Read it Margaret Atwood. In actuality, there are numorous protocols out there ranging kill jars through to submersion in ethanol. In the end, given the limited neurological components of the scorpion it probably doesn't matter that much which you chose.

There is another, very important, issue that you have not touched on -- the release of localities. With unethical individuals out there, it may not be wise to publish exact localities of everything.

I have some more thoughts on this, but I am running late for work as it is -- so until later.

Cheers,
Dave
 

EAD063

Arachnoprince
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Oct 3, 2006
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1,415
Great responses Dave!

Anyways, Erics "origins" page is probaly the best source of consolidated data that we have. Although a public system may shed some light on where exactly you could find a certain species, I think there would be a lot of skepticism on the validity of whatever information is given. It would be helpful knowing an approximate locale of a species to better understand proper captive conditions, but unless it came from a country that has differnt extremes in temperature, rainfall, etc., the information is easily deductable from other sources. One thing it would assist is people traveling to certain places with collecting in mind. But I know that I for one wouldn't spend thousands of dollars to travel somewhere based on hear-say.

Kahoys map was very informative, but is equally as useless as only a handful of people at best will ever be able to use the map to their advantage.

Anyways, it wasn't as if he is the first to devise such a map. Many peer reviewed journal publications include such distribution maps and a collection of those maps would be much less scrutinized than a database of user submitted information.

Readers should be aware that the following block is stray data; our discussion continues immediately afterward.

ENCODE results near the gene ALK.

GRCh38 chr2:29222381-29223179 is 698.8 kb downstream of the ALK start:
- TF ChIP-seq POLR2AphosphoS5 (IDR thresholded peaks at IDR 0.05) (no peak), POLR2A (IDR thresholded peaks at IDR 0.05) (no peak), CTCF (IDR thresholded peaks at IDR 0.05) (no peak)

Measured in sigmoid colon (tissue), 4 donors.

BadBikaDamo

Arachnoknight
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Call me naive, but I was thinking that this could possibly lead to an easily accessible database for species identification. How many people have bought a scorp or seen one in a shop labled incorrectly or with a useless 'common' name. Imagine if each country or state had an 'expert' in one species who had been out into the field, collected samples, photographed the natural habitat (I have no idea what Arizona looks like for example) and had one of each different genus preserved. It could clean up the whole I.D. process, it would be invaluble for reference (if the data was correct). Looking at the diversity of people from different countries on this forum, it may not be impossible. And as most real experts may not come from the region they specialize in, well they could help purify the information submited.
It was Dave's comments on Kahoy's original post that got me thinking about this, maybe we shouldn't just take peoples word for things, and inteligent people don't mind being corrected if it increases their knowledge. Hence the 'Where it was found and here's a photo to prove it is said sp.' train of thought.

All comments appreciated, I get a bit idealistic at times.

Cheers

Damo
 

skinheaddave

SkorpionSkin
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I've been thinking about it all day and I've come up with lots and lots of reasons why this project would be an absolutely monsterous uphill battle with almost no chance of producing good results. All the arguments can basically be divised into two catagories: